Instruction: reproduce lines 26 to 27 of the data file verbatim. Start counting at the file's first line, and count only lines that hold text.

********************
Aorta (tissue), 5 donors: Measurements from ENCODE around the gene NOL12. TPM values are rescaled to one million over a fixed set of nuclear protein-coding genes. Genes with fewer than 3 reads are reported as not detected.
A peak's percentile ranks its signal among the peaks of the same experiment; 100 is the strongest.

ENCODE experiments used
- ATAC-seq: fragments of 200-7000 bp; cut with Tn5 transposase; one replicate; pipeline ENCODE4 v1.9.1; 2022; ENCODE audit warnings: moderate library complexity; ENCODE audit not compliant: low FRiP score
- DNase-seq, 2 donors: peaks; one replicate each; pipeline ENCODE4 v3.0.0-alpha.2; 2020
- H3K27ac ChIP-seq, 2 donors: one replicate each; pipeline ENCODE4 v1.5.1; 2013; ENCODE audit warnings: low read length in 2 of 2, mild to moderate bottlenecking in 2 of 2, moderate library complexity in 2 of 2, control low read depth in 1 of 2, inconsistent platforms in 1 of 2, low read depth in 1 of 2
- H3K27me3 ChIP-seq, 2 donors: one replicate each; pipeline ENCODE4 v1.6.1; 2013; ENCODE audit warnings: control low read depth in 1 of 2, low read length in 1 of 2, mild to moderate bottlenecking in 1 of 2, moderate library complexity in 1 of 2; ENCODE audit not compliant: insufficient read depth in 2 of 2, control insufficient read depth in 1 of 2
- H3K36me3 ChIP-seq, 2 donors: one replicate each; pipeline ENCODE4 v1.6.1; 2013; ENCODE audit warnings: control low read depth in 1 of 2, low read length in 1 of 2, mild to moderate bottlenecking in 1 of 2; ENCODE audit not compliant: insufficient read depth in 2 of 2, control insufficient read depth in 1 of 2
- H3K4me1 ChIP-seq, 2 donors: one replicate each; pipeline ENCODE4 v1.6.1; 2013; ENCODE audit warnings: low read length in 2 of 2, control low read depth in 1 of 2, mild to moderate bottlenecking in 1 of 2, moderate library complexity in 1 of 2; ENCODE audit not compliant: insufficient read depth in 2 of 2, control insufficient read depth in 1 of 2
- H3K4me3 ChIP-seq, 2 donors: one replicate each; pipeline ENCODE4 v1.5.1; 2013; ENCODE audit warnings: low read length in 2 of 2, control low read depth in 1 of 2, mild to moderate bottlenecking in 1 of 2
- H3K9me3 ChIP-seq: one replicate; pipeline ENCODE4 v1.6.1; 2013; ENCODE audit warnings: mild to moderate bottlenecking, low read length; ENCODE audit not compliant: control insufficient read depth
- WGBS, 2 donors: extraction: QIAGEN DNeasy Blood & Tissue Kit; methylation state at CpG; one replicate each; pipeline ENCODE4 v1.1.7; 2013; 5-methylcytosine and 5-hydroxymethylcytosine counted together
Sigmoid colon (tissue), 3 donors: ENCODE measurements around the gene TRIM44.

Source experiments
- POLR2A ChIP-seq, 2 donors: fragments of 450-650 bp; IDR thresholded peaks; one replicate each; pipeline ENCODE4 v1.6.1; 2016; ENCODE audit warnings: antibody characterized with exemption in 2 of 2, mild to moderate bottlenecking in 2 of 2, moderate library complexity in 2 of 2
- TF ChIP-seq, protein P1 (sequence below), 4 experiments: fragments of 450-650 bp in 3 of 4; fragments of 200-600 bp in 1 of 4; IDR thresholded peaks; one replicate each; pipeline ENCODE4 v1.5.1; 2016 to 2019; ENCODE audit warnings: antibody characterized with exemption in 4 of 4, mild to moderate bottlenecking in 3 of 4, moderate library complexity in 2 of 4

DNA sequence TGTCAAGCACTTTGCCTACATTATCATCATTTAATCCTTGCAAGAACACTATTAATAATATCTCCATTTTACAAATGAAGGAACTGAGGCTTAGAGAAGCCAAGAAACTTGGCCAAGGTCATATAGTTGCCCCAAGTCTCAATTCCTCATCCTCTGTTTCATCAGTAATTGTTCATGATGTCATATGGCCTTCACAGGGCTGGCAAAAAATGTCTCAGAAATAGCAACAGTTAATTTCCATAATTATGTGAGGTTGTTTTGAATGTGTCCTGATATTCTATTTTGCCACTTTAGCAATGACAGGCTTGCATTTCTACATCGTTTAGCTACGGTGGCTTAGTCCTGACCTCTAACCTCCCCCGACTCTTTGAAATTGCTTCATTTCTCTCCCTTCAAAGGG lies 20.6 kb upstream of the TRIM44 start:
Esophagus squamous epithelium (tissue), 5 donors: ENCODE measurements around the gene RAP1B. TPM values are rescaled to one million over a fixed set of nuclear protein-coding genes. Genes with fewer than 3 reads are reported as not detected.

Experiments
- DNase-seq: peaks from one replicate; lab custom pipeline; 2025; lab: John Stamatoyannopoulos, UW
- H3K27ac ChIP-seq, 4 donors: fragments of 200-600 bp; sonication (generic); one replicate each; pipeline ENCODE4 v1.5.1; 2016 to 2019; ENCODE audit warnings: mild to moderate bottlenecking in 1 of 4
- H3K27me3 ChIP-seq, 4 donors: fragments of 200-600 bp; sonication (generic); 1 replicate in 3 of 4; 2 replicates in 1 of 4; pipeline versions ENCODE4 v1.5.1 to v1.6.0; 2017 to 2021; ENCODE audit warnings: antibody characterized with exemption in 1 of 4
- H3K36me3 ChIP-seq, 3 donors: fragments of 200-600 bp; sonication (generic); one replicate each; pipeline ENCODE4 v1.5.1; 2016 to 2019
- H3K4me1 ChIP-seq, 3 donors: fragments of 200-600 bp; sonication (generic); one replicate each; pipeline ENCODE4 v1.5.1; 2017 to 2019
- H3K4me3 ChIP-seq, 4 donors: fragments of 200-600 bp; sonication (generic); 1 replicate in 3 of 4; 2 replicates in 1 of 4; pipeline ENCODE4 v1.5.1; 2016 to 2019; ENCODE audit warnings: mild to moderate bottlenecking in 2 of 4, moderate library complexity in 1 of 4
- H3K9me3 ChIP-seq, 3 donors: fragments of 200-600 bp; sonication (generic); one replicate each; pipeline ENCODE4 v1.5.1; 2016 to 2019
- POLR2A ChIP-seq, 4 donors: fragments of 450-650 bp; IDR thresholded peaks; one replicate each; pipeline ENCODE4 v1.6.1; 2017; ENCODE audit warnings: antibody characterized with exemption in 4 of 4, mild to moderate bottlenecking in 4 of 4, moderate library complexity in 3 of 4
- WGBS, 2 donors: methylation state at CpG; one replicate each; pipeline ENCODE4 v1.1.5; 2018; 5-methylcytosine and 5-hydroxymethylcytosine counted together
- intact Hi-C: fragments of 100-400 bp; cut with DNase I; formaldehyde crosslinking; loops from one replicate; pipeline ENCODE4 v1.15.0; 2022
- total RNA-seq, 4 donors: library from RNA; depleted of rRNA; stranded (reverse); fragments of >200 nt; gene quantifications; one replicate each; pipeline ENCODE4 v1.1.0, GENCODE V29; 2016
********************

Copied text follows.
- H3K9me3 ChIP-seq, 3 donors: fragments of 200-600 bp; sonication (generic); one replicate each; pipeline ENCODE4 v1.5.1; 2016 to 2019
- POLR2A ChIP-seq, 4 donors: fragments of 450-650 bp; IDR thresholded peaks; one replicate each; pipeline ENCODE4 v1.6.1; 2017; ENCODE audit warnings: antibody characterized with exemption in 4 of 4, mild to moderate bottlenecking in 4 of 4, moderate library complexity in 3 of 4